By Andrew Ballard
Consumers are fed up with unwanted promotion from suppliers, providers and outlets. Robo contacts are viewed by many as unwelcome sales ploys; so much so that many legitimate selling attempts are perceived as predatory. You can get past this stigma by putting an emphasis on service over sales.
Lawmakers have already addressed the issue of intrusive marketing, with the do-not-call registry and spam legislation. Unfortunately, these efforts have had little impact because they are not always enforced, especially at the small-business level. And to be clear, I’m not suggesting my readers are pushing Viagra or debt relief a la spam; however, your sales activity may “perceptually” lump you into that category.
I believe it was Freud who said, “People do not react to reality; they react to their perception of reality.” How do your customers and prospects perceive your contacts? If you want to stay top-of-mind, you must stay in touch. How you do so determines whether you are perceived as a sinner or a saint.
Some time ago my family received a call back from a local contractor who had given us a bid on a home improvement project. We were forced to put the project on hold because of a family health situation. The purpose of his call was simply to see how we were doing. He never once brought up the project — no selling, just concern. As long as we live, we’ll never forget him. In fact, we’ve sent him several referrals.
The point of my story is that, with his “service orientation,” he made several sales. Incorporating service contacts as the cornerstone of your communication strategy will pay off and keep you from being perceived as too pushy or promotion oriented. The key elements to remaining top-of-mind (without always selling) are message, channel, frequency and opt-out.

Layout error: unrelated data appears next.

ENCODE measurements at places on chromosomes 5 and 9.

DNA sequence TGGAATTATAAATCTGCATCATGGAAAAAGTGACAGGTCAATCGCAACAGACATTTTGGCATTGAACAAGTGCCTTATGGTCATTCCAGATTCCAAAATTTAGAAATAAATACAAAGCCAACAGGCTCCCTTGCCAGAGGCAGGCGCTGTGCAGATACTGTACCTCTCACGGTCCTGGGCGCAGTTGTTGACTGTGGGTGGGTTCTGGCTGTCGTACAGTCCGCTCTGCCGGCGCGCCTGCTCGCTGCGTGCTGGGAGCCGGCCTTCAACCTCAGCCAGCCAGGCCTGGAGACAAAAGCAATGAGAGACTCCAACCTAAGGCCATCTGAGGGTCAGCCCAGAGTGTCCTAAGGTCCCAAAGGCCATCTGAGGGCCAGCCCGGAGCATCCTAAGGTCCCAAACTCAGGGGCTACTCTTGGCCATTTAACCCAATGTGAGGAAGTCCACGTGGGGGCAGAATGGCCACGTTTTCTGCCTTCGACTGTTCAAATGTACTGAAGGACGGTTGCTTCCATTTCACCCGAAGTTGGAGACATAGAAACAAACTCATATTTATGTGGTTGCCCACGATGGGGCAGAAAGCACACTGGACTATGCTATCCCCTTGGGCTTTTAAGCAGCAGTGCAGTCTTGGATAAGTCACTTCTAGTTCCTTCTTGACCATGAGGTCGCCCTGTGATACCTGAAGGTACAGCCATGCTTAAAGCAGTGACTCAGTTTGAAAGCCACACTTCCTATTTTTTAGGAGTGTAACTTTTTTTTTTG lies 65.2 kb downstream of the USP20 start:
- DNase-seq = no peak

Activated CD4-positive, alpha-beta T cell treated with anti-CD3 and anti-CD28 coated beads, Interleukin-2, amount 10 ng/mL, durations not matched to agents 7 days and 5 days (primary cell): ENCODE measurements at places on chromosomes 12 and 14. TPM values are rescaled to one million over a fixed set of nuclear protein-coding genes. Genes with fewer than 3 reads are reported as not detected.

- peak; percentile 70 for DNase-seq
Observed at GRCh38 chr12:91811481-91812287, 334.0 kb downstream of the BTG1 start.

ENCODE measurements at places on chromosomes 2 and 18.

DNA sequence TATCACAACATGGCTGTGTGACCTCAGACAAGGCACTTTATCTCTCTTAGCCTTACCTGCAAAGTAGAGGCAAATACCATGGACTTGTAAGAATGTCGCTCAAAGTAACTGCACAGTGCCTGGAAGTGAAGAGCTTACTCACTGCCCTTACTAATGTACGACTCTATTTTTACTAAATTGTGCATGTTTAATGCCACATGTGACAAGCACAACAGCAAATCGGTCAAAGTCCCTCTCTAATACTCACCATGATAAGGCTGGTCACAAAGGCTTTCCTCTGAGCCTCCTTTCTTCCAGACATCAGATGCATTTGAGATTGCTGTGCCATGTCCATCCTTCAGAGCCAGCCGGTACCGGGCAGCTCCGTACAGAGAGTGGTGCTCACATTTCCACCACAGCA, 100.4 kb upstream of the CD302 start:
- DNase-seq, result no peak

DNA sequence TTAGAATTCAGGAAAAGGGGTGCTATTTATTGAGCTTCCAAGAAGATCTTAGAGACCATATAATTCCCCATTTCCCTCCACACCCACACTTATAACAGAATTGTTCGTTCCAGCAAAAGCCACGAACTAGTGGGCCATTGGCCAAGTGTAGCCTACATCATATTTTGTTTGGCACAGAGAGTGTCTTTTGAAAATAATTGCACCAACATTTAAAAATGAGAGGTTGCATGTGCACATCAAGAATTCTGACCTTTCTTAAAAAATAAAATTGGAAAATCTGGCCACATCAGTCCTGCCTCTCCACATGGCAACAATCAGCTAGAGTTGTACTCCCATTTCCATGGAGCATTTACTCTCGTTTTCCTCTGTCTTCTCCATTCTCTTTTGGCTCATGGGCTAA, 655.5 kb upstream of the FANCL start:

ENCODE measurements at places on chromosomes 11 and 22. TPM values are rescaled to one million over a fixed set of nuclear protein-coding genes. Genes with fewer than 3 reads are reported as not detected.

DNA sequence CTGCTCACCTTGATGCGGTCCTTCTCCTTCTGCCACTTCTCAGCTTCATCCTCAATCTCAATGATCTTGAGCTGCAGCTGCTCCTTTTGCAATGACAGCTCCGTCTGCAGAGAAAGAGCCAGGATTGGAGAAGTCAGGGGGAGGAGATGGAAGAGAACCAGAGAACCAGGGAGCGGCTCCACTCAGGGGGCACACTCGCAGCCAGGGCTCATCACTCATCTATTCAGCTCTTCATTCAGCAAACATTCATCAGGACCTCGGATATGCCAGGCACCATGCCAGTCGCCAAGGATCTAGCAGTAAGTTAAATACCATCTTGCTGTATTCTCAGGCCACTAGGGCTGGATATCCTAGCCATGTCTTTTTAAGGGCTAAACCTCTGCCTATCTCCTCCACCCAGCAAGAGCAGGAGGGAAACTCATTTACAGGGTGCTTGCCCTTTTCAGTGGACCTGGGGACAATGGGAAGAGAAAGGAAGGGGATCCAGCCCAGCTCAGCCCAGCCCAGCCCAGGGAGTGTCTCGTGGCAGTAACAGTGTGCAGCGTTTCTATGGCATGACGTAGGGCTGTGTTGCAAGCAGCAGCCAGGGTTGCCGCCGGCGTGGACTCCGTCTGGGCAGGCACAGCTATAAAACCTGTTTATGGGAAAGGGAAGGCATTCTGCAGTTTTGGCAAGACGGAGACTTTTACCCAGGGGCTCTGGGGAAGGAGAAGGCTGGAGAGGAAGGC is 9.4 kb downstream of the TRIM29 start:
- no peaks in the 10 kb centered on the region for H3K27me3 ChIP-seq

Message: This is where you have the greatest opportunity to gain favorable recall. Your service-oriented messages should significantly prevail over your number of selling attempts. Value-added content (free, compelling and relevant information) is a great way to keep your message on the desktop instead of in the recycle bin. The content should be high value, not promotional.
Channel: It is important to mix up the ways you deliver your messages. If you employ a variety of channels — phone, e-mail, blogs and snail mail (point-of-purchase and in-person if you’re in retail or a service industry) — you’ll appear less obtrusive and still remain top-of-mind. This is especially true when following up with prospects.
Frequency: The number of times you make contact, and the period of time in-between those contacts, will determine whether you are perceived as pushy or respectful. Your frequency and intervals of contact should be based on your industry and customer buying patterns (or level of interest). Higher interest levels and shorter sales cycles warrant more frequent contact. In contrast, you would lower your frequency of contacts when interest levels are lower or in the case of longer sales cycles.
Opt-out: Always give your customers and prospects an easy way out. You’ll do yourself more harm than good by communicating to somebody who doesn’t want to be contacted. For an extended period I received a weekly fax from a travel agency. I’ll remember them, all right. I’ll remember to never patronize them because they didn’t offer an opt-out.
Service contacts should outnumber sales calls. Execute your “service oriented” contacts like an ongoing campaign. If your company does not already have a contact database platform, there are many affordable customer relationship management applications and cloud-based solutions available. Google “CRM” and you’ll come up with a gazillion search results (I’m not sure how many zeros in a gazillion, but it’s a lot).
People don’t care how much you know until they know how much you care. Think about how you felt the last time somebody from a vendor, provider or outlet showed interest in you, and it had nothing to do with selling you. Make your customers feel that same way and you won’t need to worry about sales — they will happen!
Andrew Ballard is the president of Marketing Solutions, a local agency specializing in growth strategies. For more information, call 425-337-1100 or go to www.mktg-solutions.com.